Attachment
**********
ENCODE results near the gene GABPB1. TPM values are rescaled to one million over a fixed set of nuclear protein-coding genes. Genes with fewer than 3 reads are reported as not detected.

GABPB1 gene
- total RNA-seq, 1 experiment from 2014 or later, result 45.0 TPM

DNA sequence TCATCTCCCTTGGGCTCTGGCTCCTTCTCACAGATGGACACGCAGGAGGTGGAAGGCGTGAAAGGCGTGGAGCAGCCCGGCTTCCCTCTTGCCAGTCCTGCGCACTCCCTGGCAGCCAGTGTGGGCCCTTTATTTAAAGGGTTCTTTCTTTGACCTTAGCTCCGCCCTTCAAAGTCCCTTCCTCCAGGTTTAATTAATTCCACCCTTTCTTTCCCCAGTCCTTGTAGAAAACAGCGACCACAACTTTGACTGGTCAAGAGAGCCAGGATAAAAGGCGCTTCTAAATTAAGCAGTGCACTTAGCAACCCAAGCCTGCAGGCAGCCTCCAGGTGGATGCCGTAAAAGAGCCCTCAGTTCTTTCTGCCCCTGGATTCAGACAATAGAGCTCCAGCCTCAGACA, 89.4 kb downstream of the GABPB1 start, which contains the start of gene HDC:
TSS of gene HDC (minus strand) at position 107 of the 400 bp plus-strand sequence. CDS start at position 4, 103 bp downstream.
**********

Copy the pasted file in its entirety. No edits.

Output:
ENCODE results near the gene GABPB1. TPM values are rescaled to one million over a fixed set of nuclear protein-coding genes. Genes with fewer than 3 reads are reported as not detected.

GABPB1 gene
- total RNA-seq, 1 experiment from 2014 or later, result 45.0 TPM

DNA sequence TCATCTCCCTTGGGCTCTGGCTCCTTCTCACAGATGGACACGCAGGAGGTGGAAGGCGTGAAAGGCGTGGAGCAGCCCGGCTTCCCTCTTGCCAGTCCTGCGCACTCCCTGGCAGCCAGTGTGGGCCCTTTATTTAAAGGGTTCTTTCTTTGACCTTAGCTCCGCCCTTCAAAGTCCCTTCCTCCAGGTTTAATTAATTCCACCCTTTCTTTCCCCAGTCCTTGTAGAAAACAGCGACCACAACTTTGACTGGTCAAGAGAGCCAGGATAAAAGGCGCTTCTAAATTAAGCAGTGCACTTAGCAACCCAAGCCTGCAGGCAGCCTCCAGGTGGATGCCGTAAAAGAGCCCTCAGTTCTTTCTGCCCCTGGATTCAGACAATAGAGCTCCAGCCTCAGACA, 89.4 kb downstream of the GABPB1 start, which contains the start of gene HDC:
TSS of gene HDC (minus strand) at position 107 of the 400 bp plus-strand sequence. CDS start at position 4, 103 bp downstream.